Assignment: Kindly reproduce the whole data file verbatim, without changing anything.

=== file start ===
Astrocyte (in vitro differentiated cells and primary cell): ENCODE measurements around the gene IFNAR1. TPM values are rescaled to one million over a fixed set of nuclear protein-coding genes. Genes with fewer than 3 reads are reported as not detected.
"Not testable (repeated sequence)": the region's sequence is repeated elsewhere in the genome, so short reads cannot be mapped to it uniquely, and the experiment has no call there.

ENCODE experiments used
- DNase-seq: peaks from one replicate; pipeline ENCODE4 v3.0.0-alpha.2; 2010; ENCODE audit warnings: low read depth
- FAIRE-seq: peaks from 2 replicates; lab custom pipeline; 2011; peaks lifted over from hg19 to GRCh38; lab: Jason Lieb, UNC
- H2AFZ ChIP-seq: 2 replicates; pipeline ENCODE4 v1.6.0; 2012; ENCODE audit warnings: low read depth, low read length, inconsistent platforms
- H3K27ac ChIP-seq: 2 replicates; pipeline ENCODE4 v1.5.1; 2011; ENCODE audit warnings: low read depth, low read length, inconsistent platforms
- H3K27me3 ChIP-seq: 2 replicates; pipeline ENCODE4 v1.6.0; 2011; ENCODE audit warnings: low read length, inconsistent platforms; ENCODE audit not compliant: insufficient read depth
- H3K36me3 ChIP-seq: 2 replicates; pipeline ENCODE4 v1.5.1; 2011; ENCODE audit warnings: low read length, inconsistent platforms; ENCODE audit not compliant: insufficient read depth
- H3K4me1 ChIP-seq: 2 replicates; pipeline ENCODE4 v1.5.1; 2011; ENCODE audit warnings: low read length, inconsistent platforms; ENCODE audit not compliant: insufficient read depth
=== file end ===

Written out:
Astrocyte (in vitro differentiated cells and primary cell): ENCODE measurements around the gene IFNAR1. TPM values are rescaled to one million over a fixed set of nuclear protein-coding genes. Genes with fewer than 3 reads are reported as not detected.
"Not testable (repeated sequence)": the region's sequence is repeated elsewhere in the genome, so short reads cannot be mapped to it uniquely, and the experiment has no call there.

ENCODE experiments used
- DNase-seq: peaks from one replicate; pipeline ENCODE4 v3.0.0-alpha.2; 2010; ENCODE audit warnings: low read depth
- FAIRE-seq: peaks from 2 replicates; lab custom pipeline; 2011; peaks lifted over from hg19 to GRCh38; lab: Jason Lieb, UNC
- H2AFZ ChIP-seq: 2 replicates; pipeline ENCODE4 v1.6.0; 2012; ENCODE audit warnings: low read depth, low read length, inconsistent platforms
- H3K27ac ChIP-seq: 2 replicates; pipeline ENCODE4 v1.5.1; 2011; ENCODE audit warnings: low read depth, low read length, inconsistent platforms
- H3K27me3 ChIP-seq: 2 replicates; pipeline ENCODE4 v1.6.0; 2011; ENCODE audit warnings: low read length, inconsistent platforms; ENCODE audit not compliant: insufficient read depth
- H3K36me3 ChIP-seq: 2 replicates; pipeline ENCODE4 v1.5.1; 2011; ENCODE audit warnings: low read length, inconsistent platforms; ENCODE audit not compliant: insufficient read depth
- H3K4me1 ChIP-seq: 2 replicates; pipeline ENCODE4 v1.5.1; 2011; ENCODE audit warnings: low read length, inconsistent platforms; ENCODE audit not compliant: insufficient read depth